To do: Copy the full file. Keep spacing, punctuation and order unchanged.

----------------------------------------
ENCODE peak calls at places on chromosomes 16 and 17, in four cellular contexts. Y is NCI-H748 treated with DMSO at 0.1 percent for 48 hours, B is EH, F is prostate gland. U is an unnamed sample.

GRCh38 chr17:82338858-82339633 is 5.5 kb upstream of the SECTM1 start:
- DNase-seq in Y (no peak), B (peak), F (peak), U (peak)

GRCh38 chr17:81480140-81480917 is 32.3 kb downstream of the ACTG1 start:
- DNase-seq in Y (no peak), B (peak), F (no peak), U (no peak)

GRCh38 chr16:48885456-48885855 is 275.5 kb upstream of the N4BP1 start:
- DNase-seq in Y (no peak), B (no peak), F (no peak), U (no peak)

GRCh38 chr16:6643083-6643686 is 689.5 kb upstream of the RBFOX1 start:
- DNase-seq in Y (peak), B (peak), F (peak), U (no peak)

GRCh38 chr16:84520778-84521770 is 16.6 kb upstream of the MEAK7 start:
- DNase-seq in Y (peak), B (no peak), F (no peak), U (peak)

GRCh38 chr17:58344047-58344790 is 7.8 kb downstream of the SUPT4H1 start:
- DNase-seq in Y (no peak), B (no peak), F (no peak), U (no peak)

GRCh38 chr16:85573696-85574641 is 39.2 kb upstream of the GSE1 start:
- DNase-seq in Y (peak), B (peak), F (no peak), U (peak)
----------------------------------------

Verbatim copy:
ENCODE peak calls at places on chromosomes 16 and 17, in four cellular contexts. Y is NCI-H748 treated with DMSO at 0.1 percent for 48 hours, B is EH, F is prostate gland. U is an unnamed sample.

GRCh38 chr17:82338858-82339633 is 5.5 kb upstream of the SECTM1 start:
- DNase-seq in Y (no peak), B (peak), F (peak), U (peak)

GRCh38 chr17:81480140-81480917 is 32.3 kb downstream of the ACTG1 start:
- DNase-seq in Y (no peak), B (peak), F (no peak), U (no peak)

GRCh38 chr16:48885456-48885855 is 275.5 kb upstream of the N4BP1 start:
- DNase-seq in Y (no peak), B (no peak), F (no peak), U (no peak)

GRCh38 chr16:6643083-6643686 is 689.5 kb upstream of the RBFOX1 start:
- DNase-seq in Y (peak), B (peak), F (peak), U (no peak)

GRCh38 chr16:84520778-84521770 is 16.6 kb upstream of the MEAK7 start:
- DNase-seq in Y (peak), B (no peak), F (no peak), U (peak)

GRCh38 chr17:58344047-58344790 is 7.8 kb downstream of the SUPT4H1 start:
- DNase-seq in Y (no peak), B (no peak), F (no peak), U (no peak)

GRCh38 chr16:85573696-85574641 is 39.2 kb upstream of the GSE1 start:
- DNase-seq in Y (peak), B (peak), F (no peak), U (peak)